1. Forget the light; remember the food
Your digestive tract is more affected by jet lag than the pattern of light and dark, which you can’t control anyway. Train yourself to wake up whenever meals are offered on the plane, and then eat on the local schedule immediately upon landing.
2. Exercise right away
Put your bike together and ride it as soon as you can. This will not only make you feel better, it will serve to establish the new time schedule. You’ll get hungry and eat when you might not have felt like it otherwise. American Olympic marathon gold medalist Frank Shorter ran at 3 p.m. local time wherever he was in the world, thus imposing local time.
3. Take direct flights
Avoid stopovers between long flights; they exhaust you and increase jet lag. When flying to Europe, for instance, take a direct flight to a major European hub and then a short flight to your destination, rather than making a stopover in the U.S. and then taking a long, direct flight to your destination.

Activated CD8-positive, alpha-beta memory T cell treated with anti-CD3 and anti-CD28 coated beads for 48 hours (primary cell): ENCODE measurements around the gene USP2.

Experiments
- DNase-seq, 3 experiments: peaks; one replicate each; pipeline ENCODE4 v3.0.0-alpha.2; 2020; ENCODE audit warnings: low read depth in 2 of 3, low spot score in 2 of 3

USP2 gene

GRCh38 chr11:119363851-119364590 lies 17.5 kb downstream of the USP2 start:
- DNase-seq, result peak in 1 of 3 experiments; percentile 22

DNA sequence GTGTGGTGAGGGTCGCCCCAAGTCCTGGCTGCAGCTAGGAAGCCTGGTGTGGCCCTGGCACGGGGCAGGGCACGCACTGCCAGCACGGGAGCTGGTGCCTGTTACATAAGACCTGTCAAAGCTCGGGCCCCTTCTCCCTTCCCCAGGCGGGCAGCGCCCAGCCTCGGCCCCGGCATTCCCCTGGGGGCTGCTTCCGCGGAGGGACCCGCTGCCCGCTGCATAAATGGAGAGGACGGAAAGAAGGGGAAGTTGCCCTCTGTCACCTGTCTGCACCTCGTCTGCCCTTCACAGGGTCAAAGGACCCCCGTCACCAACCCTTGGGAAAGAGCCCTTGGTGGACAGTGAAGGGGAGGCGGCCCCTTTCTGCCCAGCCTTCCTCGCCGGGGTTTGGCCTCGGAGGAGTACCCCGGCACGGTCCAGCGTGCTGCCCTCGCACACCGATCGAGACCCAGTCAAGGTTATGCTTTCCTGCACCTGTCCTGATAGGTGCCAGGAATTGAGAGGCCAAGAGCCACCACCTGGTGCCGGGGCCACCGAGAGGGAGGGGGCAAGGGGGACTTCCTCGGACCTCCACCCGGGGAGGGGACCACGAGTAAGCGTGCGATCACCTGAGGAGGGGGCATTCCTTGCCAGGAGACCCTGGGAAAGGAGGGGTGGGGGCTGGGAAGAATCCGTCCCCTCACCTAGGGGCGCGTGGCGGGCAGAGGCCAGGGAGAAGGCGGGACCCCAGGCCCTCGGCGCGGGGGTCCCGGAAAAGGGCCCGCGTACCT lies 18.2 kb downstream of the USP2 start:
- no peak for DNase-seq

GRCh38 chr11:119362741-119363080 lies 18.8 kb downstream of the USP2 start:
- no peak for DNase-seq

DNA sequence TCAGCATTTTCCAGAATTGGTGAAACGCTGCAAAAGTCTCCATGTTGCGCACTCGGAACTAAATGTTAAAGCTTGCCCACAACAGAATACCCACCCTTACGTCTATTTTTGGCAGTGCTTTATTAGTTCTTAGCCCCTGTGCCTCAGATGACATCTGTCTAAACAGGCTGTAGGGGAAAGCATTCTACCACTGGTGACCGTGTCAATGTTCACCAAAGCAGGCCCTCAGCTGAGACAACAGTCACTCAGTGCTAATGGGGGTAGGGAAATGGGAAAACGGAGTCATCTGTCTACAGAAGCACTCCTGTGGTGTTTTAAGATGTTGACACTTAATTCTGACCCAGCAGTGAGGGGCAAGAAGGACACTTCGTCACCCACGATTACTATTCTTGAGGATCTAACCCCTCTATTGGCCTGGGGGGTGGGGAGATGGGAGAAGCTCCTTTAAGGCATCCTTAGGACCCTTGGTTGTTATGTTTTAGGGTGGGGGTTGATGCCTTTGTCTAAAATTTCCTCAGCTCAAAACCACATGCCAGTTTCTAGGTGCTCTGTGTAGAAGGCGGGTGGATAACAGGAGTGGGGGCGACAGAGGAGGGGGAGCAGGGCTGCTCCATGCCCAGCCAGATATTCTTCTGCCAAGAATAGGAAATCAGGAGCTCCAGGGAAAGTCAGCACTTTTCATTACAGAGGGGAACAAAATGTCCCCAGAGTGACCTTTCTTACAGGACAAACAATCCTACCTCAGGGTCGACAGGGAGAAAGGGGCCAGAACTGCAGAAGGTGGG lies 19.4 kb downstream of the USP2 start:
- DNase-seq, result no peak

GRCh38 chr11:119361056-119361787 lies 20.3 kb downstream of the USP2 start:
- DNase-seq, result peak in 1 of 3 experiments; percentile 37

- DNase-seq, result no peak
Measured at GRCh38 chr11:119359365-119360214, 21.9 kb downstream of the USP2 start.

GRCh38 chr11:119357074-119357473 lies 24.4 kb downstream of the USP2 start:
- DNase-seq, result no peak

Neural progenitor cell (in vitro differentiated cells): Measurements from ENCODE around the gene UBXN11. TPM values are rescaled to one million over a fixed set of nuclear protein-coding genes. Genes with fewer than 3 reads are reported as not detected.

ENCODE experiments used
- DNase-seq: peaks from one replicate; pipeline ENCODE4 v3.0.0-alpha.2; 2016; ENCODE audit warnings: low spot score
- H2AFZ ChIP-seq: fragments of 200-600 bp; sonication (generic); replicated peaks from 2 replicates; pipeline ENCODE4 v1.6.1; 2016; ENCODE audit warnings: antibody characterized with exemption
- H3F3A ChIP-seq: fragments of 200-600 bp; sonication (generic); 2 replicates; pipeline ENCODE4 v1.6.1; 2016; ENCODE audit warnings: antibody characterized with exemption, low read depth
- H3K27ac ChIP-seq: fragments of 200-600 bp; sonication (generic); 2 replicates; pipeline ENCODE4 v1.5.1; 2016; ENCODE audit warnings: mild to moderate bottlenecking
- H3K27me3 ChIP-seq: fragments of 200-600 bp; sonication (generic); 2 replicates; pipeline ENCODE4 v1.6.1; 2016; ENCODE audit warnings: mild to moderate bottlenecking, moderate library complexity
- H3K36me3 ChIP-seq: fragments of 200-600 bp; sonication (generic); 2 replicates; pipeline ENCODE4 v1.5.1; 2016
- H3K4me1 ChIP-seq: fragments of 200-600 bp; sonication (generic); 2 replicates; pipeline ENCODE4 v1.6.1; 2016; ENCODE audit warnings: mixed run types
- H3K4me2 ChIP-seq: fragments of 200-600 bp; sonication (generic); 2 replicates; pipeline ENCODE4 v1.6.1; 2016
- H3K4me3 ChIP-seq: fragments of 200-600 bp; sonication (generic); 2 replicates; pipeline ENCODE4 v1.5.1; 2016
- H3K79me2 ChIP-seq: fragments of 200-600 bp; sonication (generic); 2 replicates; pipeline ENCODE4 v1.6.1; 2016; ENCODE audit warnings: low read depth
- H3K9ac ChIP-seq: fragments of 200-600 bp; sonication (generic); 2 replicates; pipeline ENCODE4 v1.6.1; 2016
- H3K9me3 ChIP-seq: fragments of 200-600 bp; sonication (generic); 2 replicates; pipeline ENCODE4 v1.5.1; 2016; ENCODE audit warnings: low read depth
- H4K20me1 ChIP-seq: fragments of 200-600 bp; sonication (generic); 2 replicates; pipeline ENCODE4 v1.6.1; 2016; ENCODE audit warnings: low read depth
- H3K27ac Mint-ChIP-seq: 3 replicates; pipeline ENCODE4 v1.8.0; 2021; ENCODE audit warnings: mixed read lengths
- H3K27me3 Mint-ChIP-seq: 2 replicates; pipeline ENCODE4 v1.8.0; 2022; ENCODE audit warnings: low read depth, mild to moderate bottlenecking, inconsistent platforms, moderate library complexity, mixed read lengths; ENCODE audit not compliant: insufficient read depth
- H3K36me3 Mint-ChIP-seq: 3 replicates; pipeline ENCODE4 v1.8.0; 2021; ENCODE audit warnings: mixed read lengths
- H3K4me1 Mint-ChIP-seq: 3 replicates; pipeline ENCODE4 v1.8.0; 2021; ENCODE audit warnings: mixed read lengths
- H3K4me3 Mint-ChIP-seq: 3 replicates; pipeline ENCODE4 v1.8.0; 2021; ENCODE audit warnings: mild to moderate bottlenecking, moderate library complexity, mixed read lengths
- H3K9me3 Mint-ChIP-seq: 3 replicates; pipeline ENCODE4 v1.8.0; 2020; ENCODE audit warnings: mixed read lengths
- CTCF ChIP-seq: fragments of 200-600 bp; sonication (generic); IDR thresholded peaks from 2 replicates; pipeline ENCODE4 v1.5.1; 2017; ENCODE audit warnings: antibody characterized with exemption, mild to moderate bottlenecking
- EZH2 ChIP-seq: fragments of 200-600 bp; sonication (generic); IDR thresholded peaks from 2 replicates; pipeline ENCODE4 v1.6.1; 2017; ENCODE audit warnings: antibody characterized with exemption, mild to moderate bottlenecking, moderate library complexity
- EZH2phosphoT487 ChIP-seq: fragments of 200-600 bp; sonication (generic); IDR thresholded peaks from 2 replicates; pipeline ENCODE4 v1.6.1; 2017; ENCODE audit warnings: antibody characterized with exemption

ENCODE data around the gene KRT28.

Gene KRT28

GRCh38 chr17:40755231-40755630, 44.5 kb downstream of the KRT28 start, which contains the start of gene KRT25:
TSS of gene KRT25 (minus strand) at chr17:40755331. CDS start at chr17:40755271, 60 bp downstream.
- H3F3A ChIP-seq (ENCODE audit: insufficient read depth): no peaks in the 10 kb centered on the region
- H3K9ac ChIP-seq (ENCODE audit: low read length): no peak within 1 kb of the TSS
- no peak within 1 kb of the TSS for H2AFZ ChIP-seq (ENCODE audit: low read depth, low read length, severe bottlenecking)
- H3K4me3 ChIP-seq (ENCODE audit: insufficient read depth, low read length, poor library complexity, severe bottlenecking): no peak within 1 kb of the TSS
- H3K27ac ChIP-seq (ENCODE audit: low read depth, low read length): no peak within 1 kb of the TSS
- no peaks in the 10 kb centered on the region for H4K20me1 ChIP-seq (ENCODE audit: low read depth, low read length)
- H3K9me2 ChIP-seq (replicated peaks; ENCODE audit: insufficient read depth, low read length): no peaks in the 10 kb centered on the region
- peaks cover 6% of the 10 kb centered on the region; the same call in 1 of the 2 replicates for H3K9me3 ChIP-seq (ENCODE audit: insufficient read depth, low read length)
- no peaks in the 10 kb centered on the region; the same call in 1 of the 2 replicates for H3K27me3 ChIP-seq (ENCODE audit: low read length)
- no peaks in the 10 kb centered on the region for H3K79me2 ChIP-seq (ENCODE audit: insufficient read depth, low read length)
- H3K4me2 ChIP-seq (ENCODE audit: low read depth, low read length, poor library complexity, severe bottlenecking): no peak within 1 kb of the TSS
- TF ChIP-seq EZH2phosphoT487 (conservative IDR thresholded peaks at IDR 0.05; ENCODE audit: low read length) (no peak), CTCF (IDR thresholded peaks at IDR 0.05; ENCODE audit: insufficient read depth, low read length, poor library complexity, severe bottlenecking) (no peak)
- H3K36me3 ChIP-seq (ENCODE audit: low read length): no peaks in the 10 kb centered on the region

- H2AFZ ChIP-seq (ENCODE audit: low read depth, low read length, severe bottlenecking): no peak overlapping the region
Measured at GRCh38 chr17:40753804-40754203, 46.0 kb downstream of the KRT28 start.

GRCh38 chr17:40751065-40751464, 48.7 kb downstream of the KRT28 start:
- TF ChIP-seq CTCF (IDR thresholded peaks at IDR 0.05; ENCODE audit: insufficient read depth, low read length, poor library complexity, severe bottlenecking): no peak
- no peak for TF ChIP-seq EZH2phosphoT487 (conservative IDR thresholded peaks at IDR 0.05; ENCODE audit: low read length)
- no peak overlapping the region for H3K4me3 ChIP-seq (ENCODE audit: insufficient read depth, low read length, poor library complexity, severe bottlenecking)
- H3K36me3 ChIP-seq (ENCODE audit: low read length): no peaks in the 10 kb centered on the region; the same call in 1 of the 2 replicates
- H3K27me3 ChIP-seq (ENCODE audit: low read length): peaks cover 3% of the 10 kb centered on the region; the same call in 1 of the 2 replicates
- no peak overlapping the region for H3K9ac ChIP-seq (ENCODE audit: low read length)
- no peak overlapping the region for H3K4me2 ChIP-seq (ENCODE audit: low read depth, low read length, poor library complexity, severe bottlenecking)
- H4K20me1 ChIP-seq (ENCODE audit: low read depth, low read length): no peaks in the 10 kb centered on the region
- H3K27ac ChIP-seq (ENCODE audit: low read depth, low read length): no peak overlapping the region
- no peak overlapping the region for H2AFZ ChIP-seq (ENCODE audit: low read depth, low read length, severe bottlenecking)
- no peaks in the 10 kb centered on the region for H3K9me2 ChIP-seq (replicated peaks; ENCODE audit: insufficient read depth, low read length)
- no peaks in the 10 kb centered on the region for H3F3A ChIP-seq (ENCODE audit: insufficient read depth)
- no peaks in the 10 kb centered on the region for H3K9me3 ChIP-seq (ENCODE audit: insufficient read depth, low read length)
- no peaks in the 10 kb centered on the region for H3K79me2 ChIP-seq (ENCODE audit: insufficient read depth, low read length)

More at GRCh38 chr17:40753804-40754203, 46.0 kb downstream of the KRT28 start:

4. Get some room on the plane
The most restful flight is in first or business class, but if that’s outside your budget, get the best seat you can. Avoid middle seats; an exit row or economy seating for elite frequent flyers is better yet. Some airlines offer purchase of annual membership into their elite-level frequent-flyer programs if you lack the miles to qualify.
5. Get enough rest
Do not work on the plane. Just sleep, and wake up to eat; stretch and brush your teeth before going back to sleep. Being exhausted when you land will multiply your jet lag, and you’ll know by your lack of digestive regularity. Go to sleep at a normal bedtime for local time, taking 3mg of melatonin if necessary.